carrots, 3 ways

Local Carrots, Three Ways

Who doesn’t love a carrot?

carrotsCrisp, sweet, good-for-you, easy to prepare, and even easier to eat, carrots from local farms leave their grocery-store counterparts in the dust.

Good news: you don’t have to peel carrots! By all means, peel if you must, but I generally avoid it whenever possible. Fresh carrots like these don’t have the bitter skin that older, longer-traveling carrots usually do, and since these local carrots aren’t loaded with excessive pesticides, the skins are actually beneficial! The antioxidants and vitamins live mostly in and just under the skin, so why peel if you don’t have to? (score 1 for the busy cook!) Simply slice off the stem, wash or scrub thoroughly, and trim. When cutting, shoot for similar sizes and diameters for even cooking times.

If your carrots tend to get limpy in the fridge, cut off the tops, scrub them, and store them in water. They’ll bounce right back. You can use those tops in stock and broth, but you can also eat them raw. The stems are tougher, but use the leafy parts for pesto or in salads.

If they make it as far as the fridge without being devoured raw first, we’ve got a few tried-and-true easy cooking methods that bring out different aspects of the veggie.

Carrots: Sauteed

Sauteed Carrots


Sauteing keeps the veggies crisp while allowing the heat to develop flavors quickly. Pair with another veggie with similar moisture content, like green beans. If you use something more watery, like bell peppers, the carrots will probably steam and boil too long in the excess water, turning mushier than I like.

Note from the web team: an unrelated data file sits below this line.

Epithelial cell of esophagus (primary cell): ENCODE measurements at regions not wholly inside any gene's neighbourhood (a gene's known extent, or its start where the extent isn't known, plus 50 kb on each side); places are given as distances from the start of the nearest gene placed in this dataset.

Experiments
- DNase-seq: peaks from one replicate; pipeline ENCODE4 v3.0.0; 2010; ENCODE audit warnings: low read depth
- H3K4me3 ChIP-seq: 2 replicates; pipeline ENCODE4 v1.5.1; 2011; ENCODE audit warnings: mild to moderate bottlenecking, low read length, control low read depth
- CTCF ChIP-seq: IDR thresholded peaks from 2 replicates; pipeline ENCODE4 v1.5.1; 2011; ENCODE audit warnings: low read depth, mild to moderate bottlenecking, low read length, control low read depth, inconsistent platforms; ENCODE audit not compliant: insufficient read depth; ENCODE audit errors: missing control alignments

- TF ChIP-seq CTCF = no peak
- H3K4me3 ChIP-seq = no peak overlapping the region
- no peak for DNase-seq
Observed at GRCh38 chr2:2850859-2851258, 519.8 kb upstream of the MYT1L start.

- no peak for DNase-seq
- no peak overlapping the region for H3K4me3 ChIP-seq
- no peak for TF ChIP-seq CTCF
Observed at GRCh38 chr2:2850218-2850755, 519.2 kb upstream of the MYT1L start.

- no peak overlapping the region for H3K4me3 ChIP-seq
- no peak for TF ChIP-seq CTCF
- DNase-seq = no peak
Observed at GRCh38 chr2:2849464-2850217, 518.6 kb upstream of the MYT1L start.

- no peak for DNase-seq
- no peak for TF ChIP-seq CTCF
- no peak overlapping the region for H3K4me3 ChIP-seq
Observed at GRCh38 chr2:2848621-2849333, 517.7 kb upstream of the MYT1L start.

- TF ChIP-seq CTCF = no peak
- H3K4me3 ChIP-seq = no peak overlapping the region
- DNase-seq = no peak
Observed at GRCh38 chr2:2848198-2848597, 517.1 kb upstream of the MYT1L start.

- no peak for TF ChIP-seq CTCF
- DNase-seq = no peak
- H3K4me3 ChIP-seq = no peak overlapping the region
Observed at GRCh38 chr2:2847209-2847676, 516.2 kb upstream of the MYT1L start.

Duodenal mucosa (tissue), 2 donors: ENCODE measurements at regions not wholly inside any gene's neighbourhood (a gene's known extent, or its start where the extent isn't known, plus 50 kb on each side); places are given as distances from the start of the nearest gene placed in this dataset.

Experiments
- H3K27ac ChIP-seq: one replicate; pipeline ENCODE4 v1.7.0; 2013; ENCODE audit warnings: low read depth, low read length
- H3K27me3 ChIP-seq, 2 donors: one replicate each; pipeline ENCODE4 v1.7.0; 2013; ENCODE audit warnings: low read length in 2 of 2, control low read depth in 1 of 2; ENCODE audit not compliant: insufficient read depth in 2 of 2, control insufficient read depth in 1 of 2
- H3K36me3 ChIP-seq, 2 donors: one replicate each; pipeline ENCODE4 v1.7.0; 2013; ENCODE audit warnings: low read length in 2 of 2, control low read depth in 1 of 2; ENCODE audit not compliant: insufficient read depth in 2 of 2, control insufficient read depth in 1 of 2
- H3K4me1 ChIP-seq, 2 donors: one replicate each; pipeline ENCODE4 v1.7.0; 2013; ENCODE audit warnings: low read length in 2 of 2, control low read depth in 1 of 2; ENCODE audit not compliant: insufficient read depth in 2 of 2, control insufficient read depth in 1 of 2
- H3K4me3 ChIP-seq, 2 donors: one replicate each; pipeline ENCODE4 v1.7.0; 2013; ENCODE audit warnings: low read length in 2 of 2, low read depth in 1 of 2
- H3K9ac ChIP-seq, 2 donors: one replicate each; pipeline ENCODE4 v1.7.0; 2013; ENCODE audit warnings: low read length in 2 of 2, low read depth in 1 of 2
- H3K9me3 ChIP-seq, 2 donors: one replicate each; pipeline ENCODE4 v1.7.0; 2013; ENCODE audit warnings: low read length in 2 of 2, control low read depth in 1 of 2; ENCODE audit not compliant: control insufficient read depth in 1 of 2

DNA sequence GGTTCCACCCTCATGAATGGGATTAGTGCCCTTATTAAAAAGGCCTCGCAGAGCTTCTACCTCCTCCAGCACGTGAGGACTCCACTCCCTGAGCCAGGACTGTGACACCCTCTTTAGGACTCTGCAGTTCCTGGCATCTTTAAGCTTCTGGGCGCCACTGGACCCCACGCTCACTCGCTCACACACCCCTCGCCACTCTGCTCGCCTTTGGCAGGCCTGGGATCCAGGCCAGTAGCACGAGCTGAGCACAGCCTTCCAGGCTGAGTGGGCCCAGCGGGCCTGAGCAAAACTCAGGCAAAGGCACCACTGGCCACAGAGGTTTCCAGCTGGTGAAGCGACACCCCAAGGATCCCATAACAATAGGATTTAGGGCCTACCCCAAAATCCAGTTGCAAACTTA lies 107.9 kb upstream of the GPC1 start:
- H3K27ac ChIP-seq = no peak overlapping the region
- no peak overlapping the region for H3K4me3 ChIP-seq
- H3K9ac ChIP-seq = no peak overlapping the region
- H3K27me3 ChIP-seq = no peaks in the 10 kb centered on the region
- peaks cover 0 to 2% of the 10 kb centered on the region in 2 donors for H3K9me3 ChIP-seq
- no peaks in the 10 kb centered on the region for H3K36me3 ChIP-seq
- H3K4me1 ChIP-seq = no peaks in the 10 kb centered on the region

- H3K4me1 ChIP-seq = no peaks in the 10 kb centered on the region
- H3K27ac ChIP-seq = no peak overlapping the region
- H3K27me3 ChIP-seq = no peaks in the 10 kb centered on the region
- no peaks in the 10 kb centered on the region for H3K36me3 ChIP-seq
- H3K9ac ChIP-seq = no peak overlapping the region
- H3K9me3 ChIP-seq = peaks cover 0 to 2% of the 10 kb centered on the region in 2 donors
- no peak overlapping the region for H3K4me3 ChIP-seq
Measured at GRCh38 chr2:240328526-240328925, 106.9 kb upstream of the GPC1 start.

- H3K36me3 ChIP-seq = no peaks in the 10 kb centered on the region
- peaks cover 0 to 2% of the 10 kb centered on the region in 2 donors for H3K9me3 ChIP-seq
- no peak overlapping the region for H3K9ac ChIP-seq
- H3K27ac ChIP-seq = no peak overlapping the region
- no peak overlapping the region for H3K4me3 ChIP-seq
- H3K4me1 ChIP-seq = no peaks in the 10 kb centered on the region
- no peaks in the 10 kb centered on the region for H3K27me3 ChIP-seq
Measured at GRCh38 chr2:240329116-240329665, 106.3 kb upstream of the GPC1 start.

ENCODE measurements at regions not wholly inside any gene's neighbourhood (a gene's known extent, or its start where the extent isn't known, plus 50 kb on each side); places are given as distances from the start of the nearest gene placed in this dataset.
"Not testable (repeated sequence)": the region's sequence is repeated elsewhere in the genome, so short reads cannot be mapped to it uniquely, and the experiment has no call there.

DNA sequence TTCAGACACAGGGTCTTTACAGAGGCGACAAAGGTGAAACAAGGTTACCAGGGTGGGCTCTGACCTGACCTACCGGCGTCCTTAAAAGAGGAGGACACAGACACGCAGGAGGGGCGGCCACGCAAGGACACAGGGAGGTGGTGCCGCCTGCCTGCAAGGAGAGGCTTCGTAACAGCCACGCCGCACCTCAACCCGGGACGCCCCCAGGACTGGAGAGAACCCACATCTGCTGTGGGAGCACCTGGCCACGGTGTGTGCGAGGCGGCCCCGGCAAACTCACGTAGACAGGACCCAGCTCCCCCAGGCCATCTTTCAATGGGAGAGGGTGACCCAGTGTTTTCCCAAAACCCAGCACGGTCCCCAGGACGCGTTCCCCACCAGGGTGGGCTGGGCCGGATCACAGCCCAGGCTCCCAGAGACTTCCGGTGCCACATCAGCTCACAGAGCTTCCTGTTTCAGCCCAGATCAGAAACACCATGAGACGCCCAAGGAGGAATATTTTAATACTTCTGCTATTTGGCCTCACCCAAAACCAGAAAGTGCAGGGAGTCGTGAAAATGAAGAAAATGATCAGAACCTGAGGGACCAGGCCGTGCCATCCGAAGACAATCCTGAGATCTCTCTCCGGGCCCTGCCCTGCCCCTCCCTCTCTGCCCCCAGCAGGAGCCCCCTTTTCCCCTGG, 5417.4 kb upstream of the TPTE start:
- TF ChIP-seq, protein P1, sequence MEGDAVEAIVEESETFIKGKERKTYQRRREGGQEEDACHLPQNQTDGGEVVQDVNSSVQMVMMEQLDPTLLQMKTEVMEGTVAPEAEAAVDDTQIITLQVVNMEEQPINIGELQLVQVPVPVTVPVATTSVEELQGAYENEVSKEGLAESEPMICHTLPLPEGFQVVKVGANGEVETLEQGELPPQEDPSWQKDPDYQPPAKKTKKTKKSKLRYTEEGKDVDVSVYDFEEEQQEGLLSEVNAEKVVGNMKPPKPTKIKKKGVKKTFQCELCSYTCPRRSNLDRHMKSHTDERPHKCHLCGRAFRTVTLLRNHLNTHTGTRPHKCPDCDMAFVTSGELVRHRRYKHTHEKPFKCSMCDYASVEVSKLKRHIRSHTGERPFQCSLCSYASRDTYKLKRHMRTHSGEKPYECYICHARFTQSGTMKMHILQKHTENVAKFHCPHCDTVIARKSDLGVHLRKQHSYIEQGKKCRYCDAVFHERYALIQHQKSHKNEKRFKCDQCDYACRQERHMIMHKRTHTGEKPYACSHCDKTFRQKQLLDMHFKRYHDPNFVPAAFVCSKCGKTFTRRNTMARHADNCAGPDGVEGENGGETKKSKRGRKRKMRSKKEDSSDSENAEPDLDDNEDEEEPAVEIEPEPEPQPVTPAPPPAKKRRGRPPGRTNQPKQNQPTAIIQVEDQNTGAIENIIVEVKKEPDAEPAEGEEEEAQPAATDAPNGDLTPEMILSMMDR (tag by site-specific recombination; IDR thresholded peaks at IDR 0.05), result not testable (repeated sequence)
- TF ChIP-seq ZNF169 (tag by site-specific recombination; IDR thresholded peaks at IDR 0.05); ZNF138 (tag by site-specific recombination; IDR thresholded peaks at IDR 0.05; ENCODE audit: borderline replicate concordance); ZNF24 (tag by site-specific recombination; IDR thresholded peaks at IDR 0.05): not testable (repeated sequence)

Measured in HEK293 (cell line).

To achieve the crisp-tender carrot on the stove, add your carrots, salt and pepper, and 1 Tablespoon of olive oil. They will take longer to cook, so wait for a few minutes before adding your other veggie. Toss often, and pull from the heat when the skins start to brown and blister, and everything is still bright and crisp. This all happens quickly, and you’ll want to serve it right away, so plan on starting the heat right at the end of your overall meal prep.

Carrots: Roasted

Roasting lets flavors develop slowly and more complexly: the process releases sugars and leaves you with a tender and flavorful veggie.

roasting carrots

Set your oven to 375, and clean and slice your carrots into even shapes. Toss with olive oil, salt, and pepper, and let roast on a rimmed baking sheet for about 30 minutes or until caramelized and blistery. Optionally, you can then drizzle on a nice balsamic reduction and sprinkle with fresh thyme.

roasty carrots

Carrots: Candied

Cut carrots into evenly-sized sticks. Add to saute pan along with about 1/2 cup of water (enough to make sure all the carrots are sitting in it, but not swimming in it). Cover pan and turn on high to let the carrots steam through until just barely tender.

Remove lid and add equal parts butter and olive oil, and a pinch of salt and pepper. Cook carrots, tossing often, until they start to blister and brown.

Add 2 Tbsp brown sugar, (and if you want to make your household happy, add some curry powder and ground ginger). Continue to cook on high until carrots are caramelized and saucy, adding more butter if necessary. Add a bit of cayenne if you like a kick! Serve immediately.